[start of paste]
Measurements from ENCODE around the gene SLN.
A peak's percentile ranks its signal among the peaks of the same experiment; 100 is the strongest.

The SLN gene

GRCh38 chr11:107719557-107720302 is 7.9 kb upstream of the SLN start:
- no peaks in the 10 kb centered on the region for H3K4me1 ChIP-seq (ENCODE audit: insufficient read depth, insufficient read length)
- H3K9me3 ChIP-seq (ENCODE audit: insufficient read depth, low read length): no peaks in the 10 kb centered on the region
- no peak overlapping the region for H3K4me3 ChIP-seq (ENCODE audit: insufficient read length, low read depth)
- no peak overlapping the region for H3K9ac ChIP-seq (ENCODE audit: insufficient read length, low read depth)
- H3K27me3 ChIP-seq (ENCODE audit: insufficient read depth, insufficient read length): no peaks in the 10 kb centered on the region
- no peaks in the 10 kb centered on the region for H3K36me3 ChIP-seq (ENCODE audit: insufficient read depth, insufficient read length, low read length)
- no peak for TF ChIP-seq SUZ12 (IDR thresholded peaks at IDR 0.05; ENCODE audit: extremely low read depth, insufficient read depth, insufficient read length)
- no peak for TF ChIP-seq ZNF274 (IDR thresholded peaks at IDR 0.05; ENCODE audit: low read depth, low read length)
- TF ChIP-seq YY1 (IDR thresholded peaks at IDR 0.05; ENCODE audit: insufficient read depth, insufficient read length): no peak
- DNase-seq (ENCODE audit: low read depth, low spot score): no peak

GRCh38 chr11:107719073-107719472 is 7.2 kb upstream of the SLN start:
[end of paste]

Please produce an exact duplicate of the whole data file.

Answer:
Measurements from ENCODE around the gene SLN.
A peak's percentile ranks its signal among the peaks of the same experiment; 100 is the strongest.

The SLN gene

GRCh38 chr11:107719557-107720302 is 7.9 kb upstream of the SLN start:
- no peaks in the 10 kb centered on the region for H3K4me1 ChIP-seq (ENCODE audit: insufficient read depth, insufficient read length)
- H3K9me3 ChIP-seq (ENCODE audit: insufficient read depth, low read length): no peaks in the 10 kb centered on the region
- no peak overlapping the region for H3K4me3 ChIP-seq (ENCODE audit: insufficient read length, low read depth)
- no peak overlapping the region for H3K9ac ChIP-seq (ENCODE audit: insufficient read length, low read depth)
- H3K27me3 ChIP-seq (ENCODE audit: insufficient read depth, insufficient read length): no peaks in the 10 kb centered on the region
- no peaks in the 10 kb centered on the region for H3K36me3 ChIP-seq (ENCODE audit: insufficient read depth, insufficient read length, low read length)
- no peak for TF ChIP-seq SUZ12 (IDR thresholded peaks at IDR 0.05; ENCODE audit: extremely low read depth, insufficient read depth, insufficient read length)
- no peak for TF ChIP-seq ZNF274 (IDR thresholded peaks at IDR 0.05; ENCODE audit: low read depth, low read length)
- TF ChIP-seq YY1 (IDR thresholded peaks at IDR 0.05; ENCODE audit: insufficient read depth, insufficient read length): no peak
- DNase-seq (ENCODE audit: low read depth, low spot score): no peak

GRCh38 chr11:107719073-107719472 is 7.2 kb upstream of the SLN start: